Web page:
A child’s temperament is a set of characteristics and qualities he or she exhibits on a daily basis.
There are nine major characteristics making up a child’s temperament. This includes activity level, approachability, adaptability, mood, intensity, distractibility, and sensory threshold. These characteristics combined in of temperament include emotional responses, behavior, peer dynamics, and interpersonal relationships.
A child’s temperament is a part of his or her personality. By the time a kid reaches school age, their temperament is well established. Parents are able to describe their child’s temperament very well and know how to respond in most cases. However, if there is an excess of one quality of a child’s temperament, it can be difficult to manage and respond to your kid’s sensitive needs.
Four Types of Temperament
Choleric temperament children tend to be enthusiastic, lively and emotional. These children make quick decisions and shift from one idea to the next easily. At times, the child’s temperament is impatient, they are easily irritable, and may provoke conflicts with peers as they get older.
Parents will experience more mood swings and breakdowns with their child’s temperament. Since this type of temperament is known for being hasty and impatient, they are prone to getting into risky situations.
On the other hand, choleric temperaments enjoy deep, analytical discussions rather than shallow, small talk. Parents will find it easy to have this child concentrate on interesting topics or activities. As a parent, try exploring different activities you think your child will enjoy. Painting with different mediums, karate, gymnastics, and documentaries are a few areas to explore with your child.
Additionally, learning how to control emotions and reactions will be a challenge for this child. Often times, choleric children will try to control their emotions too much and eventually blow up in a rage. Creating a space where your child can learn methods to express their emotions in a healthy manner helps to prevent outbursts with the child’s temperament.
A child’s temperament described as “sanguine” is cheerful, affectionate. These children are normally in a good mood. As a natural optimist, they are more likely to be carefree and love adventure. Curiosity rules this temperament and they desire motivation. Sanguine children are goal driven individuals and work around their failures to learn and grow. Their mood can be unstable at times.
On the other hand, sanguine children will stop doing activities that don’t pique their interest. Similar to the choleric temperament, they will make more hasty decisions, overestimate his or her own abilities, and it is often based on their mood.
As a result, they indulge in high-risk behaviors and seen as impulsive. Jumping from rocks, riding skateboards, indulging on cravings, running as fast as possible are characteristic of this child’s temperament.
As a parent, implementing problem-solving skills in your child will help them make more sound decisions rather than impulsive choices. It teaches them to take a moment to analyze a situation before making a final decision. Problem-solving skills are developed over time and will be used as they mature.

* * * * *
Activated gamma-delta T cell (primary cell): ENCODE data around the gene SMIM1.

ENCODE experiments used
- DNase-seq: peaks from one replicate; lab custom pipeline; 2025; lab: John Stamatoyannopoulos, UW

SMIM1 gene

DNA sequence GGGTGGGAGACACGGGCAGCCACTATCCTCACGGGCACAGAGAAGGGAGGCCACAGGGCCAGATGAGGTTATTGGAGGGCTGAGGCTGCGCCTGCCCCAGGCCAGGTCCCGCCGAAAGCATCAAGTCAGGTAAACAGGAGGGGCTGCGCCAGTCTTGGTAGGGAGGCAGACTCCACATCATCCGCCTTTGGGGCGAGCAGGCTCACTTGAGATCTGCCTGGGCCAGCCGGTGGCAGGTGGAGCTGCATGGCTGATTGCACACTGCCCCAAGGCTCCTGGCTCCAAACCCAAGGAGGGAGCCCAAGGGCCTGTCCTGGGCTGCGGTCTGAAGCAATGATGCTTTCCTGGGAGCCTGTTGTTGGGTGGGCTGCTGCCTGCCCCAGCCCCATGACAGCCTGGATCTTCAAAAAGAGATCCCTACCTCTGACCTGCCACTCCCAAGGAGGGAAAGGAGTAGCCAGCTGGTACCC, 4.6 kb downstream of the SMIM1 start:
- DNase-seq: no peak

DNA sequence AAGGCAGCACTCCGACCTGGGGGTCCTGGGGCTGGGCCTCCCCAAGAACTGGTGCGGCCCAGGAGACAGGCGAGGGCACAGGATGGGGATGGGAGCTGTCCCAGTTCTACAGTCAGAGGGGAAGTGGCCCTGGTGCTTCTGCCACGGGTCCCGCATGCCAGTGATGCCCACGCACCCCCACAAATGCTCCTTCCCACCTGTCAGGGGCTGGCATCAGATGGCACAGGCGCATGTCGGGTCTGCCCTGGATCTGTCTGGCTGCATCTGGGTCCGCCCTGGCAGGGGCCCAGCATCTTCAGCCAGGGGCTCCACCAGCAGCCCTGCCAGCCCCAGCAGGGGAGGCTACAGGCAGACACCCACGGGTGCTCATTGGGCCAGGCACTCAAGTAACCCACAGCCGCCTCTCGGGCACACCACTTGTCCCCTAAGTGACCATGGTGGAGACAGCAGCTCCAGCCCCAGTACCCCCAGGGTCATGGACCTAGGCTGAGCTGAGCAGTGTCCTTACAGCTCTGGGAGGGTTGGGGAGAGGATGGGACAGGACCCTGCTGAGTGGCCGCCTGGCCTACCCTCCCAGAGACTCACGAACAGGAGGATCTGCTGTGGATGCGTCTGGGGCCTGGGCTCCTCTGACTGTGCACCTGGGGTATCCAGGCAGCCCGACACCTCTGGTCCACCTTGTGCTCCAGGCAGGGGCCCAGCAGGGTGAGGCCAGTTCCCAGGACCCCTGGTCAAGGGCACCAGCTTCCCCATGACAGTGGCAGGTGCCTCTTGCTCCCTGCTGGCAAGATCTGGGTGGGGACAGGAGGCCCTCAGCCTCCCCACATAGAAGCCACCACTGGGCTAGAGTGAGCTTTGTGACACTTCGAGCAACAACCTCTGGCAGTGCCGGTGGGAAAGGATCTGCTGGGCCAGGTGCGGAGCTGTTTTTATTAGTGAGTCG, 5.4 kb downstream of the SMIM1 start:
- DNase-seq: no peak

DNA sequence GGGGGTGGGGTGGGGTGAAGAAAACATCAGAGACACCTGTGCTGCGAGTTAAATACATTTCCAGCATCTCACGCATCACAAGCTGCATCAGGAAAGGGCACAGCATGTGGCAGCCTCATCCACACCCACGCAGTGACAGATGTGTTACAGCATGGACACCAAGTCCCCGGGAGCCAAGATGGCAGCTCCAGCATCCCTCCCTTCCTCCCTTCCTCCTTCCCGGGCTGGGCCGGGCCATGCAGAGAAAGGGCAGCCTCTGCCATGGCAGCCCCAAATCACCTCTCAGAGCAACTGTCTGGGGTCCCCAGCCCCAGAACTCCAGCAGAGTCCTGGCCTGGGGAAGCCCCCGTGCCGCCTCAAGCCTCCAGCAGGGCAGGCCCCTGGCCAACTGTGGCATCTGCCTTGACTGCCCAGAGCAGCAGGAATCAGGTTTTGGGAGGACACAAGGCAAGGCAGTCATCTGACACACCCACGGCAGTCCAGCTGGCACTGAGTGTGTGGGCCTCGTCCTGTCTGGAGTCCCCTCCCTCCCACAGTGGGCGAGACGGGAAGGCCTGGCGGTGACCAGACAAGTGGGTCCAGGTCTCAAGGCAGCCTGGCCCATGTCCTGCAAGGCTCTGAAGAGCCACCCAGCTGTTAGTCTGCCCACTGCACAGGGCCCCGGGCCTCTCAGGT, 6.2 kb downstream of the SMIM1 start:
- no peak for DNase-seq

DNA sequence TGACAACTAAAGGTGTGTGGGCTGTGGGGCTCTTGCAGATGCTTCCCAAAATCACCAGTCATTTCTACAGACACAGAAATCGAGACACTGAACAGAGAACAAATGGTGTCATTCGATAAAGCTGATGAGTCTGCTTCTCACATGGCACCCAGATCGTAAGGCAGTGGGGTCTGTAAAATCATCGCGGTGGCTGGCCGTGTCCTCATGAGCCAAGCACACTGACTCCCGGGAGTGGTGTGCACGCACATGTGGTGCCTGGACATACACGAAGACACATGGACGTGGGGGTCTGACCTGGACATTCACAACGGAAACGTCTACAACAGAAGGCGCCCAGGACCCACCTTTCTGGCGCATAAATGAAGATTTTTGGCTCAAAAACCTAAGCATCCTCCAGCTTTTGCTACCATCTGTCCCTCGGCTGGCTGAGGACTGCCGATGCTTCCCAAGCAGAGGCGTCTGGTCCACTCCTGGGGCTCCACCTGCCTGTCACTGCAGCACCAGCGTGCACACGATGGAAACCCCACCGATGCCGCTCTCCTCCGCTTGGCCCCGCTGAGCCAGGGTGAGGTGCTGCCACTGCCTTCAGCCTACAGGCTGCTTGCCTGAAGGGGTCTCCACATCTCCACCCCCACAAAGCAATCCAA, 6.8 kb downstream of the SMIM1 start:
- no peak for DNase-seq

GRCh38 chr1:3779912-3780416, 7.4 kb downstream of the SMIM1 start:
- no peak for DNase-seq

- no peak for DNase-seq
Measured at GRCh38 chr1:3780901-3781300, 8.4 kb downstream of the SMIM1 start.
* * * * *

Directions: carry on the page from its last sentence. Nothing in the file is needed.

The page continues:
Phlegmatic temperament children are calm, introverted, patient, and careful individuals. With this child’s temperament, parents will see their child is able to control emotions and feelings well at an early age. There are fewer outbursts and tantrums from phlegmatic children.
This child’s temperament is imaginative and abstract. Phlegmatic children are good at creative play, storytelling, and artistic expression. These children will be quieter and do not like things to be messy or disorganized.
However, these children are affected by disapproval and avoid conflict. Getting in trouble is something they avoid. It may be difficult for them to make new friends as their expressions are smaller and more controlled compared to outgoing peers. At the same time, once they get closer to someone, they build attachments and relationships with their friend easily.
Phlegmatic children prefer routines as they don’t like things to become chaotic. Routines also help them to stay focused. Also, encourage your child as they may take the time to make final decisions. Nagging and threatening can be seen as disapproval, which is something they dislike.
A child’s temperament described as melancholic usually means this child is sensitive, in tune with other’s feelings, and has a wide range of emotions. They are described as “carrying the weight of the world on their shoulders”.
Melancholic children are aware of their own emotions, as well as those of others. They have high standards set for themselves, family and friends, and pay close attention to details. They are at peace in familiar spaces and like being around people they know, as they are community oriented.
Melancholic children hide their emotions. Failure is difficult to overcome for a child with this temperament. Finding ways to improve self-esteem is important for a melancholic child’s personal development. Optimism and encouragement are necessary to boost this child’s mood.
In addition, allow your melancholic child to focus on his or herself. Allotting time for self-reflection is important for this temperament and helps them to explore emotions and feelings. However, this temperament is stubborn and critical. Many parents have found that exercise and physical activity help this child escape their regular emotional awareness and over-analyzation.
Parents should remain sympathetic, positive and caring to assure their child feels supported and loved.
- The World of Shakespeare’s Humors. (2017, October 29). U.S. National Library of Medicine
- How to Understand Your Child’s Temperament. Healthy Children